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Why bother dotting i's and crossing t's

31 January 2015

As a commercial lawyer, I often get challenged by clients as to why agreements need to be documented in a particular way, or even at all. Sometimes it comes as a surprise to those clients to hear about the risk that they are exposed to if an agreement is documented poorly or not at all.

This risk, while dependent on the situation, usually boils down to a few key factors, including uncertainty of the agreement terms, implied terms that were not anticipated, words not meaning what the drafter intended them to mean and an understanding of the overall liability that a party faces.

The obvious benefit of recording agreements in writing is that the detail isn’t lost to faded memories and inconsistent recollection. Oral agreements do have binding effect, but it usually comes down to evidence to determine the terms of that agreement. Evidence credibility can be called into question, and it generally turns into a ‘he said, she said’ scenario. Memories fade with time, especially in relation to the more intricate detail. The exact nature of the contract terms can also be hard to pin down. Given that a claim in relation to a contract can be made up to 6 years after the event, the oral agreement unfortunately doesn’t stand the test of time.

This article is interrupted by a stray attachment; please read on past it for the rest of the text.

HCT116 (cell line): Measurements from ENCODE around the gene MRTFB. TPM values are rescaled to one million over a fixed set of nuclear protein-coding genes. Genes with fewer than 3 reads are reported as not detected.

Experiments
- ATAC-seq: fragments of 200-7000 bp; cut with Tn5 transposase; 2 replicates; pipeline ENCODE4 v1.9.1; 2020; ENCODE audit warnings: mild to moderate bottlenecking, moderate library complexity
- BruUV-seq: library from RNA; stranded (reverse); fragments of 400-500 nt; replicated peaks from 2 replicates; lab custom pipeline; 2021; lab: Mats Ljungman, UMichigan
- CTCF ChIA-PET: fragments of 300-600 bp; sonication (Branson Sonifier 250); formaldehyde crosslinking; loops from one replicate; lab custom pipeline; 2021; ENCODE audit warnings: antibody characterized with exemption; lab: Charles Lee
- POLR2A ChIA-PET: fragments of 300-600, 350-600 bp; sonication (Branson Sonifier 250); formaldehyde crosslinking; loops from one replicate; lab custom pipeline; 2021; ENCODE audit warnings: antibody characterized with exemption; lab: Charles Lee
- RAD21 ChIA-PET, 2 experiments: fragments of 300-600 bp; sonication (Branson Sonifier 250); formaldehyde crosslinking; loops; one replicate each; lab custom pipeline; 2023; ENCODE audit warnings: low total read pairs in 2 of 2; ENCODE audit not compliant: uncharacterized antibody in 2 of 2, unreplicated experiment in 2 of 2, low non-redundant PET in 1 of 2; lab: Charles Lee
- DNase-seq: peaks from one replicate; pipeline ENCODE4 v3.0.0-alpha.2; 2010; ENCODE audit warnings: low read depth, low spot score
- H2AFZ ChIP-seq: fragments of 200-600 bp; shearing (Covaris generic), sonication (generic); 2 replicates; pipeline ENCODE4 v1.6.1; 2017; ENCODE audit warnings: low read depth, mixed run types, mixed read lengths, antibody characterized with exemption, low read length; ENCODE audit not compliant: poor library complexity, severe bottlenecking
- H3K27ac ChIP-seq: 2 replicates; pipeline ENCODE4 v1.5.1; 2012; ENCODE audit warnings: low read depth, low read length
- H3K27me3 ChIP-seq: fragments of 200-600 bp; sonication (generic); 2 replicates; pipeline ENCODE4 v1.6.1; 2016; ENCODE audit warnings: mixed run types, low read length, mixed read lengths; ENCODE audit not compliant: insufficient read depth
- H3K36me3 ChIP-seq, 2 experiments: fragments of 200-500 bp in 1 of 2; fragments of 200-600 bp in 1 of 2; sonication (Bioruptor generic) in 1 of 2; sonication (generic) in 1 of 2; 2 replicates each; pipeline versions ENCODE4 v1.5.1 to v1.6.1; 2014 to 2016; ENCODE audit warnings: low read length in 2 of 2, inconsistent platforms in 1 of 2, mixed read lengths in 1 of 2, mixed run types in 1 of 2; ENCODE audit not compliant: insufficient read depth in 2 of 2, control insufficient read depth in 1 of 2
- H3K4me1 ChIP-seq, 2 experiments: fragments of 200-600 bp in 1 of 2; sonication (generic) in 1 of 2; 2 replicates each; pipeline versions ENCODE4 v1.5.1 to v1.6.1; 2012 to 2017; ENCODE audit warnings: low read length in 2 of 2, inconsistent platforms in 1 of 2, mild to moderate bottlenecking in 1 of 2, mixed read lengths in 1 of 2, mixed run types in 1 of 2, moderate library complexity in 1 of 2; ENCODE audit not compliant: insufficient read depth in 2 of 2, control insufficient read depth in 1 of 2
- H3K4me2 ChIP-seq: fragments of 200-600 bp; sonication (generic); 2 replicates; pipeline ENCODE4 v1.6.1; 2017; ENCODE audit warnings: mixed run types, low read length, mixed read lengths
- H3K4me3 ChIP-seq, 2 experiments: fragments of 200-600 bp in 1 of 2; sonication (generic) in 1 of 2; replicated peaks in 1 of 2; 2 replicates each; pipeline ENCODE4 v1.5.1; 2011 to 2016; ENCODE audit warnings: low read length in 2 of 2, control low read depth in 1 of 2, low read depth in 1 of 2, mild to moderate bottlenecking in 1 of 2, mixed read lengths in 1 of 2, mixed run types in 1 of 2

Recording agreement terms in writing is the obvious solution to the issues in relation to oral agreements. But this brings a separate set of difficulties into play. Ensuring that the agreement terms are clear, concise and actually mean what they are intended to mean, are key requirements.

The Courts have the final say on agreement interpretation. They have developed a set of interpretation rules over time, to assist in determining what agreements mean. These rules prescribe specific meaning and legal effect to particular words and phrases.

Parliament enacted legislation and regulation can affect written agreements. They can imply mandatory terms into specific agreement types and allow you to exclude some in particular circumstances. Outright prohibitions can apply, as well as specific requirements for particular activities.

The ‘what if’s’ also need to be considered, so a party can understand what liability they face. What if there is an issue with the good or service that is being sold or purchased? Does the seller guarantee that things will work out, and if not, how will they put them right? Are they sold as is, and it is up to the purchaser to do their research to ensure what they are getting is suitable and of sufficient quality? In the worst case scenario, if there is a malfunction and burns the building down, who is responsible, and for how much?

Covering these ‘what ifs’ in the agreement means that there is less likelihood of any surprises in future. It will give the parties certainty as to the benefits and risk attaching to the agreement, and allow each party to calculate the price they are willing to accept. You may be willing to accept more risk, if the price reflects that. If the ‘what ifs’ are not covered off, you risk unforeseen liability and the risk of over paying.

There are a lot of factors to consider when you record your written agreement. Generally, seeking specialist advice from a commercial lawyer can assist you to ensure that the above requirements are met, and there are no surprises. Often the price associated with such advice is a fraction of the amount of risk that can be avoided by doing so.

Chris Steenstra

 

Chris Steenstra is an Associate in the Commercial Corporate team at Norris Ward McKinnon, specialising in IT and Commercial Corporate law.  Email Chris at:  chris.steenstra@nwm.co.nz